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Chief and councillor remuneration figures available online

New federal laws requiring First Nations bands to post their financial statements, remuneration and expenses online went into effect this week, but so far, only one of three Abbotsford/Mission bands' numbers are available to view.

A spokesperson from Aboriginal Affairs and Northern Development Canada (AANDC) said there is a backlog of information that government workers are trying to process and post online, and it could take a week or more for all the documents to be uploaded.

The deadline to file was Wednesday, and it could take up to five business days after the reports have been received in Ottawa before they are up for public view, said Valerie Hache, AANDC media relations.

The Sumas First Nation – which has about 300 members – had its reports online ahead of the filing deadline. The band chief, Dalton Silver, earned remuneration of $27,023, and logged $10,079 in expenses. Band councillor Jacqueline Bird made $39,880, and registered $13,176 in expenses. Coun. Clint Tuttle tallied $36,600 in salary, with $16,100 in expenses.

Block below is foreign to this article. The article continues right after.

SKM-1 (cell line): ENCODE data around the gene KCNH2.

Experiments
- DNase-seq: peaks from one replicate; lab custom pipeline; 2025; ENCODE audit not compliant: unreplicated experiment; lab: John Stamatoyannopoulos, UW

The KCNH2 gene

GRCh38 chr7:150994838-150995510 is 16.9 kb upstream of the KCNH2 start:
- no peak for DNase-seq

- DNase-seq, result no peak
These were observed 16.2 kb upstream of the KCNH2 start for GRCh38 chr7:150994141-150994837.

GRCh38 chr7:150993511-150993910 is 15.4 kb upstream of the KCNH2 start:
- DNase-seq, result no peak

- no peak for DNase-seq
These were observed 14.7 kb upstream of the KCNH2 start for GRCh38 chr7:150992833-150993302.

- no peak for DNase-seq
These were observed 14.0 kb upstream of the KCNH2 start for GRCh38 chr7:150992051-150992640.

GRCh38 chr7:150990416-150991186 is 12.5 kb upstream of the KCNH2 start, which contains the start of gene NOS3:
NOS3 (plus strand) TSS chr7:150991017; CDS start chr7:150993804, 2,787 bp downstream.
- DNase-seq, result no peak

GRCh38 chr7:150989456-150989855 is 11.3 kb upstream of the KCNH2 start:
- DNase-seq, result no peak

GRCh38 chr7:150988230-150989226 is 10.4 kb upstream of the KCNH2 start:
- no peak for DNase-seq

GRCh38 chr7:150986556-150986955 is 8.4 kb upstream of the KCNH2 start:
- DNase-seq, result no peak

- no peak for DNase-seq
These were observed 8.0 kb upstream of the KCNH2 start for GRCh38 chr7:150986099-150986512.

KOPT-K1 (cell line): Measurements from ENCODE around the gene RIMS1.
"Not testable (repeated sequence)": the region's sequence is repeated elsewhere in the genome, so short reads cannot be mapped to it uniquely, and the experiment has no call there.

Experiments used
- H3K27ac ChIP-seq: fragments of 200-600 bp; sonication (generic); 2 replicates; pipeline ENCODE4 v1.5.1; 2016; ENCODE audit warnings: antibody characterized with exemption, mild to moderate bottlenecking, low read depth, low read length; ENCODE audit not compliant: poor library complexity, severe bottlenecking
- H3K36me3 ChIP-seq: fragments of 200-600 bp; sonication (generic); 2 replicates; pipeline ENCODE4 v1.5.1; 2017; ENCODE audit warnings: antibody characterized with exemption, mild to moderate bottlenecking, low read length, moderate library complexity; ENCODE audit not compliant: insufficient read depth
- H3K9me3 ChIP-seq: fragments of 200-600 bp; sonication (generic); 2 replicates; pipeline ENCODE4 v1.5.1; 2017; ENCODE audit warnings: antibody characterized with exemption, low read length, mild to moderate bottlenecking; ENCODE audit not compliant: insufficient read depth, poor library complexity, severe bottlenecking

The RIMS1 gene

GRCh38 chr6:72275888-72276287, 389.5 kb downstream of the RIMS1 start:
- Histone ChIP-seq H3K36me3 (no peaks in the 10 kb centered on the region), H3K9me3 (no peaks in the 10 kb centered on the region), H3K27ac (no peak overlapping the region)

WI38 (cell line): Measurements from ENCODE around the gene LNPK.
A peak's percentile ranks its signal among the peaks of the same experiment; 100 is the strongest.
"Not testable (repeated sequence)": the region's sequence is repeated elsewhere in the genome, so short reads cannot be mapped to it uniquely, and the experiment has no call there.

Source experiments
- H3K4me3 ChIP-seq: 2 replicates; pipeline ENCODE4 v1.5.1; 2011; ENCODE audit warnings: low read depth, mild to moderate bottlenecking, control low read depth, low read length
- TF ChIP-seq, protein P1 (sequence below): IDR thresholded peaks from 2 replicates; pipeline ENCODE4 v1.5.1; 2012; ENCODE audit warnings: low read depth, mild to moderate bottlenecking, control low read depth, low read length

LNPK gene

Coun. Murray Ned earned $9,480 in pay and $166 for expenses. But he is also the executive director of the Lower Fraser Fisheries Alliance (LFFA) which paid him $50,000 in salary, plus $27,500 in expenses.

The LFFA is comprised of 30 First Nation community from the mouth of the Fraser River to the Fraser Canyon. The organization promotes and supports the management of fisheries for First Nations people.

The Sumas First Nation posted total revenue last year of $8,514,573 (which includes a $1.1 million grant from Aboriginal Affairs and Northern Development and $5.2 million from the same ministry for contracts for service), and overall expenses rang in at $8,087,349, leaving a  $427,224 surplus. The leftover money was added to the previous year's total, which brings the band's accumulated surplus to $9.7 million.

As of Friday afternoon, no documents for Leq'a:mel or Matsqui First Nations were available.

The First Nations Financial Transparency Act requires bands to post their financial information online.

Aboriginal Affairs and Northern Development Canada has stated the act is consistent with generally accepted accounting rules that apply to government-owned businesses across Canada and reporting requirements for members of Parliament.

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